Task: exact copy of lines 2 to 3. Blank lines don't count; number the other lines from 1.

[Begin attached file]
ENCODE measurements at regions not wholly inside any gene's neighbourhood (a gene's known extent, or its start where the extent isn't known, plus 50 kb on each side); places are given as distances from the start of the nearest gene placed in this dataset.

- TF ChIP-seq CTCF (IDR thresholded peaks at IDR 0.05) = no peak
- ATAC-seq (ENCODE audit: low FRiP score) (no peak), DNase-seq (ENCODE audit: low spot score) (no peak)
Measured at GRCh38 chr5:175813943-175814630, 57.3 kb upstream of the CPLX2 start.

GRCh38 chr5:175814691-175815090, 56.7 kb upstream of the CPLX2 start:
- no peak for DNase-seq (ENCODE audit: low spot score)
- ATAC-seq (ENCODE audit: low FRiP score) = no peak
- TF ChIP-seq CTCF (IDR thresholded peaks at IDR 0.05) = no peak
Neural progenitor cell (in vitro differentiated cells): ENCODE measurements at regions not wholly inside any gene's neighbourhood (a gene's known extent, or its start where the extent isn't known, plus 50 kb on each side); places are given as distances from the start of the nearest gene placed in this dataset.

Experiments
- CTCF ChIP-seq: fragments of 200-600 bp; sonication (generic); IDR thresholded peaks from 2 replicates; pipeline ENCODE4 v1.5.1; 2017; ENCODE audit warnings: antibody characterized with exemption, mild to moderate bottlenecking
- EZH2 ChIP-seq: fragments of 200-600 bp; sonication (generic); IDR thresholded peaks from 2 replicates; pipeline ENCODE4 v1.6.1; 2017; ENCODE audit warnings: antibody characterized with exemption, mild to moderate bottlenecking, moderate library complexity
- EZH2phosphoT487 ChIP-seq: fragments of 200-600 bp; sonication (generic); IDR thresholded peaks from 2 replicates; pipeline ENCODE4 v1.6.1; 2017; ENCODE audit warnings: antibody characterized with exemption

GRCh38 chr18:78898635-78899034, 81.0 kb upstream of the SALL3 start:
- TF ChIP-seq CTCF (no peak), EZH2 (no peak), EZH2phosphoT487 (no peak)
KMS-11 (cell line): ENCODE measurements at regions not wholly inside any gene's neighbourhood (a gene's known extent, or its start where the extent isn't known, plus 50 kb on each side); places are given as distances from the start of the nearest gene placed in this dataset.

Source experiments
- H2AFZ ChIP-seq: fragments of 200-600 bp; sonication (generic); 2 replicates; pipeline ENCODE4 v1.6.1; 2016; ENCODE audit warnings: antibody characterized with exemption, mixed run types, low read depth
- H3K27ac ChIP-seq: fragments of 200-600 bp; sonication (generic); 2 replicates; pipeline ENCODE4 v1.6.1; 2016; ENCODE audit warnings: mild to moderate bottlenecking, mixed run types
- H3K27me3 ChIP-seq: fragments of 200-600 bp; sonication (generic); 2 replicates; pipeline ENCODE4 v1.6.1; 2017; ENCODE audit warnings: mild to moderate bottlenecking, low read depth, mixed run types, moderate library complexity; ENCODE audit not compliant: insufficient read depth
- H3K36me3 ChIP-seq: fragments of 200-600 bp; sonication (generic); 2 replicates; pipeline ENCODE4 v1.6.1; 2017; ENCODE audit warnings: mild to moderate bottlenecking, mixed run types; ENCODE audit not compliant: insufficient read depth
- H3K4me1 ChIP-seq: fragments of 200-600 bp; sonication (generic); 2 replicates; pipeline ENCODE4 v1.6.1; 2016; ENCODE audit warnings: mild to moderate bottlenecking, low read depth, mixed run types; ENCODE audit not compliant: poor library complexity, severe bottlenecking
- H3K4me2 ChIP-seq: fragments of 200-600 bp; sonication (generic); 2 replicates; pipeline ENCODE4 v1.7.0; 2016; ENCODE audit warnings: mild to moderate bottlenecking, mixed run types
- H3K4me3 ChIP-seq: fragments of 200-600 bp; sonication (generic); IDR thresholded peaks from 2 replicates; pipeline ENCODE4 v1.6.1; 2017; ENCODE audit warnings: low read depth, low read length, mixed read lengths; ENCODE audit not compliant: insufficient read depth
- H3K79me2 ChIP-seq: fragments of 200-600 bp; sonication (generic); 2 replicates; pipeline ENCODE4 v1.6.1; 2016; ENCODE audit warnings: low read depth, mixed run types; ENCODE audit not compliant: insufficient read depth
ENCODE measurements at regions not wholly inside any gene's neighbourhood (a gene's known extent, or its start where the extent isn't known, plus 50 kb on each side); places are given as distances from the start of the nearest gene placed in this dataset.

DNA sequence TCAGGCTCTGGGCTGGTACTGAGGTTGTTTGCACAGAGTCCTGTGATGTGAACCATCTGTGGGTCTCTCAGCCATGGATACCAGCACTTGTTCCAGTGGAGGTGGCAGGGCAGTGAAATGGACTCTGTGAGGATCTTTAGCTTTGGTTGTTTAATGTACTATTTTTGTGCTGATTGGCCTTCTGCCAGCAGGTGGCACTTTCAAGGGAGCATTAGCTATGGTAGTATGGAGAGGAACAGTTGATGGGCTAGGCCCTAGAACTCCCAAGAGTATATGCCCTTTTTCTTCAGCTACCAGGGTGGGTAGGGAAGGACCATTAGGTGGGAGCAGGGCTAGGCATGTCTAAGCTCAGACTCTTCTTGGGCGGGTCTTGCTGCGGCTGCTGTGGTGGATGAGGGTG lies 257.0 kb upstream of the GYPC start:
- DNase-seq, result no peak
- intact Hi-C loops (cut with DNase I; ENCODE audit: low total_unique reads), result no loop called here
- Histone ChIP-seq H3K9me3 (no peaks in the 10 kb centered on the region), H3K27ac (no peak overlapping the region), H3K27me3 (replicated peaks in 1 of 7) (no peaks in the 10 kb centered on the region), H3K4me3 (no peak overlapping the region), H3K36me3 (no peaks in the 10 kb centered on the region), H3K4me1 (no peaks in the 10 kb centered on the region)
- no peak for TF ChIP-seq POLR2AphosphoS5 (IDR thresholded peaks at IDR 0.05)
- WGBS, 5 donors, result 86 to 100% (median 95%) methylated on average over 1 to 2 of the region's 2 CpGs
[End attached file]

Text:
- TF ChIP-seq CTCF (IDR thresholded peaks at IDR 0.05) = no peak
- ATAC-seq (ENCODE audit: low FRiP score) (no peak), DNase-seq (ENCODE audit: low spot score) (no peak)